- Evaluating models: the tool shows the GA341 and zDOPE (normalized DOPE) scores for each model. GA341 is insensitive and should be high for good models - above 0.8, ideally close to 1. zDOPE is more sensitive but not parameterized for membrane proteins.
- You will probably not get good models from this preliminary look - depending on whether you pre-processed your alignments, you may see long loops, untrimmed termini, etc.
- To improve your test models, trim the termini and loops (you can add a short linker of 4 or 5 alanines to avoid creating gaps in the structure) and add disulfide constraints using the disulfide residue patch.
- You can run a sample model through MolProbity for a separate check on its quality.
Model ensemble options
It is desirable to sample broadly in conformational space when building models. Modeller can generate sets of models from a single alignment and template input, but these are usually relatively similar in conformation, varying mostly in loop conformation and sidechain rotamers.
- 3kENM: Elastic network model sampling around a given conformation. (Credit to Joel Karpiak and Ryan Coleman for the idea of using this for GPCR orphans). The tool is described at Enm explorer. (The .crd file can be split into PDBs in various ways; a VMD TCL script is available in my scripts directory at /mnt/nfs/home/kstafford/scripts/breakpdbs.tcl (for use within VMD) or /mnt/nfs/home/kstafford/scripts/breakpdbs_all.tcl (for use on the command line). This can be applied to the template structure and then the resulting backbone conformations used as template input to Modeller.
- Rosetta: Best used to sample rotamer packing for models with reasonable backbone conformations.
- PLOP: Best used to optimize loops, especially after a round of docking.
- AllosMod: Available as a webserver here, takes a couple of hours to sample around a single conformation (ie, within a single well). I tried using this with multiple conformations (wells) to sample models for which the best templates were in the inactive state with the aim of constructing active-state models, but this was mostly a lot of time for small effects in enrichment.
With a diverse model ensemble, it can be difficult to choose a high-throughput way to set them up for docking in order to find candidates with the best enrichment.
- Simplest route: Make sure each model is aligned to its template and use the crystallographic ligand as the xtal-lig. A script to do this is available at /mnt/nfs/home/kstafford/scripts/model_ensemble_setup.py.
- The FTMap webserver is often used in the lab to sample possible positions of small fragments in a protein in order to choose an xtal-lig. This is usually done by visual inspection of the fragment clusters, but once prepared the xtal-lig file can be used for multiple aligned models with similar binding site shapes.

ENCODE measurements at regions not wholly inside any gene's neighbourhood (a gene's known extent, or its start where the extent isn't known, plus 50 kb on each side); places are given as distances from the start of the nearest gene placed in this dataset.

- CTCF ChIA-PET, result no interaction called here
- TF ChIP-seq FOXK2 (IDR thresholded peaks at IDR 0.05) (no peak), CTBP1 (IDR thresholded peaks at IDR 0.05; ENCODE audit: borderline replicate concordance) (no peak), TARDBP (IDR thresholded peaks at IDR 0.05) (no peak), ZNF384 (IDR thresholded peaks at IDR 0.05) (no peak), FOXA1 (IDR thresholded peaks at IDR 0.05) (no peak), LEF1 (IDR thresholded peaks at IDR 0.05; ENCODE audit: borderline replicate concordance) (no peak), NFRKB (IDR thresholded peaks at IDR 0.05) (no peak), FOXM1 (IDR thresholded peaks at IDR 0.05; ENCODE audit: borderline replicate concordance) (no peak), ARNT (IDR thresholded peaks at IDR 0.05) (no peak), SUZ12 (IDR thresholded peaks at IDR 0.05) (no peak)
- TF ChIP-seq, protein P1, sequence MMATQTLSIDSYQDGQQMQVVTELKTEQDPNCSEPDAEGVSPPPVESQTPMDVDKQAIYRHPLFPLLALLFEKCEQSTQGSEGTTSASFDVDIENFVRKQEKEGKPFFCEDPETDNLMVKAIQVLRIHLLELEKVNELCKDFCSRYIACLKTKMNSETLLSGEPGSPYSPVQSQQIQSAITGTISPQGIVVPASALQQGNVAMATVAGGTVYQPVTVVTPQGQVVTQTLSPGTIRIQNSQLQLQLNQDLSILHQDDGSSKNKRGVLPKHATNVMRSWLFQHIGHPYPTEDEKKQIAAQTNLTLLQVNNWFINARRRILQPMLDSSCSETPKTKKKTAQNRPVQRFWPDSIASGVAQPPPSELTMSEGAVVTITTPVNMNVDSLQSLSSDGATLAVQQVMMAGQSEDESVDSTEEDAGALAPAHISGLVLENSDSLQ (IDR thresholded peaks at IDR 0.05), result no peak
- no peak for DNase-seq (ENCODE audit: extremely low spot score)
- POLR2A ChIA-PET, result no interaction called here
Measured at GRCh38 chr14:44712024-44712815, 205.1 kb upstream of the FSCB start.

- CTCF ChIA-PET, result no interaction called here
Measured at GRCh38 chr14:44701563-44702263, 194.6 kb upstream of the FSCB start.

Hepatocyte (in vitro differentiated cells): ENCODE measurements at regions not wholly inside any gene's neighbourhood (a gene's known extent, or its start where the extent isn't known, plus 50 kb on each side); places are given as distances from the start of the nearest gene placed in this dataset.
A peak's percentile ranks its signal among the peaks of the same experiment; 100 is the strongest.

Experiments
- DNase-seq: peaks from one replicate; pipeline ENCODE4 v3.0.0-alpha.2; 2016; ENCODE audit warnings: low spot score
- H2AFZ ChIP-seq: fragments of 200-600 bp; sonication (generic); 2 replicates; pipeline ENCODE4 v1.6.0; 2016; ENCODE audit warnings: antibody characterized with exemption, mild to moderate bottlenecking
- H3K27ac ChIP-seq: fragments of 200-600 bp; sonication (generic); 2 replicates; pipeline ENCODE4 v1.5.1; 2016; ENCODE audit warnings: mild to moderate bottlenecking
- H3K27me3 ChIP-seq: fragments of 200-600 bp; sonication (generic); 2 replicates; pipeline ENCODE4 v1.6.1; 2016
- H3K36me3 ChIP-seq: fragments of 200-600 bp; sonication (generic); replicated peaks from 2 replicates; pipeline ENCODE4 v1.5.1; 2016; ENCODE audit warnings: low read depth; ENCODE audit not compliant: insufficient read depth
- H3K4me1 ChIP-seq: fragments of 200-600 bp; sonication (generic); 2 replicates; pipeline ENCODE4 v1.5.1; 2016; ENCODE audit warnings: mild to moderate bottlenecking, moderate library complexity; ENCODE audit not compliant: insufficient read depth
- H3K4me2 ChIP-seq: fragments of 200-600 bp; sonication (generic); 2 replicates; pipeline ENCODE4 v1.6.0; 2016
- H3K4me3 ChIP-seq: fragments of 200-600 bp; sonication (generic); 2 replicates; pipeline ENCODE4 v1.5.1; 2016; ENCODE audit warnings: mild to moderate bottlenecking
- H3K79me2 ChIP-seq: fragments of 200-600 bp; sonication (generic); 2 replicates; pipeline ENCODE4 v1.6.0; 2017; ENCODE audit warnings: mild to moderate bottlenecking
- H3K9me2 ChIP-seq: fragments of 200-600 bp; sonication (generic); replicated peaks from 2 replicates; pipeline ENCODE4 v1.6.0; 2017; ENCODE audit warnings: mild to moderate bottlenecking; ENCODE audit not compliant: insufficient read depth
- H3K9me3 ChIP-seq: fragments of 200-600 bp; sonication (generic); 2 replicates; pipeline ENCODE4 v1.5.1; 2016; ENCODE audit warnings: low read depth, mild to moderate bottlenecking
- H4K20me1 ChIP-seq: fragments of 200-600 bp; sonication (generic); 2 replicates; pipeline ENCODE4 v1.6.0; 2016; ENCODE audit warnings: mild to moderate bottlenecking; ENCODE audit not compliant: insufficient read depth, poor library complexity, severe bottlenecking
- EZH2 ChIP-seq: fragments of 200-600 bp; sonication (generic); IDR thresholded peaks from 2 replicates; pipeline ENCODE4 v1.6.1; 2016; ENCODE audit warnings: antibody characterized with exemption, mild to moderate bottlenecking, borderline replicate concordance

- Thin spheres are useful especially for large or well-solvated sites (e.g. GPCRs predicted to bind peptides or using a peptide-binding receptor as a template).
- After a round of docking that produces good enrichment, it is often possible to use the known ligands' docked positions as the "ligand" in subsequent rounds of docking/screening.
When working with orphans, we typically had information from the Roth lab about one or a few molecules that bound to a given protein, and a correspondingly large number of compounds in their screening set which could be considered known inactives. Therefore most models were screened against multiple sets of compounds:
- The full set of experimentally tested compounds in the Roth lab screen, from which the actives are designated "ligands" for purposes of enrichment calculations
- Any known molecules from other sources, e.g. CHEMBL, literature/patent searches, information from collaborators, etc., with a preference for compounds listed as potential ligands by IUPHAR (however, use with caution, as many reported ligands were tested by the Roth lab and their activity was not reproduced).
- A set of computationally generated decoys, usually 50 decoys for each ligand, for both the Roth lab hits and the "known" hits from other sources (if any).
In June 2015, I built a set of the compounds from the Roth lab, available in /nfs/work/kstafford/roth_collection_201506. The ligand pipeline has since been updated; see subdirectory zinc15_update. These compounds are also available as the IDG catalog in ZINC.
Enrichment is the primary metric for judging the predictive quality of candidate models. Models with apparently similar properties in e.g. quality scores or RMSD may have quite different enrichments due to relatively small factors such as choice of rotamers within the binding pocket. Often it is necessary to further optimize models that perform well in order to fine-tune rotamers, and sometimes models with apparent high enrichment are on inspection not very good, for example because they suggest implausible poses.
- Enrichment should generally be calculated against both the Roth lab inactives and the generated decoys, since these may offer different challenges (though in practice they're quite similar).
- Enrichment should generally be calculated using just the Roth lab hit list and separately including the "known" ligands - sometimes these are probable false positives and do not activate the receptor in the Roth lab's hands.
- High rank correlation (that is, producing similar compound rankings) between different models may be a useful validation step, as this indicates the models are likely responding to similar features of the molecules.